COMPARATIVE STUDY
JOURNAL ARTICLE

Transradial versus transfemoral artery approach for coronary angiography and percutaneous coronary intervention in the extremely obese

Benjamin Hibbert, Trevor Simard, Kumanan R Wilson, Steven Hawken, George A Wells, F Daniel Ramirez, Michel R Le May, Derek Y So, Chris A Glover, Michael Froeschl, Jean-Francois Marquis, Marino Labinaz, Alexander Dick, Edward R O'Brien
JACC. Cardiovascular Interventions 2012, 5 (8): 819-26
22917453

OBJECTIVES: This study sought to evaluate the safety and efficacy of transradial versus transfemoral access for coronary angiography and percutaneous coronary intervention in patients with a body mass index ≥ 40 kg/m(2).

BACKGROUND: Coronary angiography is most commonly performed via femoral artery access; however, the optimal approach in extremely obese (EO) patients remains unclear.

METHODS: Between January 2007 and August 2010, a cohort of consecutive EO patients who underwent coronary angiography was identified in our center's registry of angiography and percutaneous coronary intervention procedures. Of 21,103 procedures, 564 (2.7%) were performed in unique EO patients: 203 (36%) via the transradial approach; and 361 (64%) via the transfemoral approach.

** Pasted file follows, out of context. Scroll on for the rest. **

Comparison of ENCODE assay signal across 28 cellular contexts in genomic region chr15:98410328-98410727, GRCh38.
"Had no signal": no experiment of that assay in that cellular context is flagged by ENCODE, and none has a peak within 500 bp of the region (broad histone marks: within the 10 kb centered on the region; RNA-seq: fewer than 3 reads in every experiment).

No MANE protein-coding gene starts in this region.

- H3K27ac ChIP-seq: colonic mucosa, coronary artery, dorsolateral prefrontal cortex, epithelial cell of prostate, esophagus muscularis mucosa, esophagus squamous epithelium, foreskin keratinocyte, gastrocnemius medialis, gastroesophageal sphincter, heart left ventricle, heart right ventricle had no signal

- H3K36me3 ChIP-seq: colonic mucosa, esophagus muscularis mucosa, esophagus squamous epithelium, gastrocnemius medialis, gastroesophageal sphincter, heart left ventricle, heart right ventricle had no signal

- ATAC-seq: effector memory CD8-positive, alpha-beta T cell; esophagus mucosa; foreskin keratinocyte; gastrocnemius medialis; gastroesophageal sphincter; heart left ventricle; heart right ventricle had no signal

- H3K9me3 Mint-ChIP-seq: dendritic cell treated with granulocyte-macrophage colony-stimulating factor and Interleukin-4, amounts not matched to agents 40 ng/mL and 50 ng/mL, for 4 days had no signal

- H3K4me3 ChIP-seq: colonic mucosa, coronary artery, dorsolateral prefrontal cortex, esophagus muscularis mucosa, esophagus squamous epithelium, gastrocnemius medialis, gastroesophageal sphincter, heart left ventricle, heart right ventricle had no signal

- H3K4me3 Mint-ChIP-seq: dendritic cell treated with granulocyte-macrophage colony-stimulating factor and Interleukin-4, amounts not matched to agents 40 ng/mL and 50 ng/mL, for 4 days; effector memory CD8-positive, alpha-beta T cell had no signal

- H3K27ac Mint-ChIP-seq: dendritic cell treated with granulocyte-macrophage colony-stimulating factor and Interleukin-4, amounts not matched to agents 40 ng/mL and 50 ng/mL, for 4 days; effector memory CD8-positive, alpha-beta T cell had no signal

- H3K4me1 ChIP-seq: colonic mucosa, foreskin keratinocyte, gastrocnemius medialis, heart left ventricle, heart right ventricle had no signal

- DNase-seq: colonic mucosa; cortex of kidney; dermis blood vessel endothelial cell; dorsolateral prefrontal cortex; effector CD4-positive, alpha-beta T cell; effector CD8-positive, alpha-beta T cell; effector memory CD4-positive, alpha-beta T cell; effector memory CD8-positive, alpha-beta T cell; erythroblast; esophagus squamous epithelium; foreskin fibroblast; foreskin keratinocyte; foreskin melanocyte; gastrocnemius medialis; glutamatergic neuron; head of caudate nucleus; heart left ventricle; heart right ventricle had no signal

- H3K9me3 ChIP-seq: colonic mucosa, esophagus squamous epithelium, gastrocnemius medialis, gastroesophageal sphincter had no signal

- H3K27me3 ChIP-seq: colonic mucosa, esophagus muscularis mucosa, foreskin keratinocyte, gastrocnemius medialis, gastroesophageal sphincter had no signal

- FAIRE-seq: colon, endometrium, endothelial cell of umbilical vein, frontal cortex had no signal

RESULTS: The primary outcome, a combined endpoint of major bleeding, access site complications, and nonaccess site complications, occurred in 7.5% of the transfemoral group and 2.0% of the transradial group (odds ratio [OR]: 0.30, 95% confidence interval [CI]: 0.10 to 0.88, p = 0.029), an endpoint driven by reductions in major bleeding (3.3% vs. 0.0%, OR: 0.12, 95% CI: 0 to 0.71, p = 0.015), as well as access site injuries (4.7% vs. 0.0%, OR: 0.08, 95% CI: 0 to 0.48, p = 0.002). There were no differences in nonaccess site complications (1.7% vs. 2.0%, OR: 1.50, 95% CI: 0.41 to 5.55), but transradial access procedures were associated with an increase in procedure time and patient radiation dose (p < 0.05).

CONCLUSIONS: Transfemoral access for coronary angiography and percutaneous coronary intervention was associated with more bleeding and access site complications when compared with a transradial approach. Important reductions in procedural associated morbidity may be possible with a transradial approach in EO patients.

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